The best concerts in Denver this week
Sting and Paul Simon have had a hand in producing some of the most memorable pop and rock songs of the past four decades (five, in Simon's case). Sting, of course, was the lead singer of the Police, but he also had solid enough jazz chops to play bass alongside the likes of Stewart Copeland and Andy Summers. That trio brought an uncommon sophistication to pop songwriting that yielded a string of hits, and Sting's solo albums have often fared well, too. Simon, meanwhile, first came to mass public attention as one half of Simon and Garfunkel. The duo created a vibrant blend of folk and pop that Simon later perfected in his solo career. Though likely to play the hits, these guys also have the talent to pull out some surprises in the live show.
The Pixies formed in 1986, and within two years, the act became one of the most important and influential of the bands of the alt-rock era. Though credit for the loud-quiet-loud dynamic the Pixies made famous more properly belongs to another Boston outfit, Mission of Burma, this foursome took that idea and turned it into some of the most twisted, tender and electrifying songs of that time period. With four proper albums and an EP, the Pixies made an impact with its music which sharply contrasted the overproduced hard rock that ruled the airwaves in the late '80s. The outfit eventually split in early 1993 and regrouped more than a decade later for a proper international headlining tour. The outfit has remained somewhat quiet after that until last year when the band released two EPs. Both are clear departures from previous albums while remaining distinctively Pixies.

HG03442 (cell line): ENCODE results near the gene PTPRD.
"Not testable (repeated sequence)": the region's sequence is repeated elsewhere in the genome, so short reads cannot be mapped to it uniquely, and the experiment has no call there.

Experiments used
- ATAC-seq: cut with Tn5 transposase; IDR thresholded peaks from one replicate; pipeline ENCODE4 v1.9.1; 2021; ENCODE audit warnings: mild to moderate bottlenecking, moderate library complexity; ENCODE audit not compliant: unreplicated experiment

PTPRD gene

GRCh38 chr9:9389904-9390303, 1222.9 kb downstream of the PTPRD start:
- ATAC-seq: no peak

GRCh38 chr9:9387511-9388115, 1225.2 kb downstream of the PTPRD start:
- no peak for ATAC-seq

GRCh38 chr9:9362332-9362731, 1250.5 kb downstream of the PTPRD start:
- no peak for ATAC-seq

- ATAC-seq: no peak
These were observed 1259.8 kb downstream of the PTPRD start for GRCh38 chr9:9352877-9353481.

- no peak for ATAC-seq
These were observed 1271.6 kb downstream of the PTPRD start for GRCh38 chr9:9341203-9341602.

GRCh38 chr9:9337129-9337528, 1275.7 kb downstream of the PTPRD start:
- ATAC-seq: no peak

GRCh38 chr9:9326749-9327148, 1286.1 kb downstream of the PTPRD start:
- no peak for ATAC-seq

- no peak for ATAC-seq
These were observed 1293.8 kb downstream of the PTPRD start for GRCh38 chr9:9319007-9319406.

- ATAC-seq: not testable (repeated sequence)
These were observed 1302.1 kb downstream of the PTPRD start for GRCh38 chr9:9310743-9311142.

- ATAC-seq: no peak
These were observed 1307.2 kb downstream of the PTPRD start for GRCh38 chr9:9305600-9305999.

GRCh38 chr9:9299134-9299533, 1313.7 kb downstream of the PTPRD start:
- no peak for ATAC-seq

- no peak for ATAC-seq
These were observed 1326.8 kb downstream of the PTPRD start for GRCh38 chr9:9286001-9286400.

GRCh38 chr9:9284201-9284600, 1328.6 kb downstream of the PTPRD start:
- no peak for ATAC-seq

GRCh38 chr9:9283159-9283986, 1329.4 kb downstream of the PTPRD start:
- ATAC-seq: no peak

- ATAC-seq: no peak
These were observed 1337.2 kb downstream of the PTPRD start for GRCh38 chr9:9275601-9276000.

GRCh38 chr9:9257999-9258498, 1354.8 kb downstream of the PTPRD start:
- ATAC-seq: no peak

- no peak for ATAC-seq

Pusha T and his brother, No Malice, rose to prominence as the Clipse with the single "Grindin'," which sported a minimal Neptunes beat of simple snaps and bangs, allowing its recreation on lunchroom tables across America. Now, more than a decade later, Pusha T is on Kanye's G.O.O.D. Music label, and his solo debut, My Name Is My Name, was one of the best rap albums of the past year, thanks to detailed lyrical fluency from King Push and standout production from Kanye.
Swedish quintet Amon Amarth formed in 1992 and took its name from the most sinister sounding Sindarin words for Mount Doom in J.R.R. Tolkien's Lord of the Rings trilogy. ("Orodruin" and "Sammath Naur" perhaps didn't sound enough like words that Vikings would yell before battle.) While musically, Amon Amarth comes from well within the realms of melodic death metal, the band's sound actually has a cinematic and melodramatic quality befitting its namesake. Live, the guys look and sound like they could have formed the template from which the archetypal characters in were taken. In achieving that sort of thing, Amon Amarth represents what many bands playing in this style strive for. The outfit's latest record, Deceiver of the Gods, is a high definition sonic assault. Appropriately enough, the video for "Father of the Wolf" feels like a minisequel to Valhalla Rising.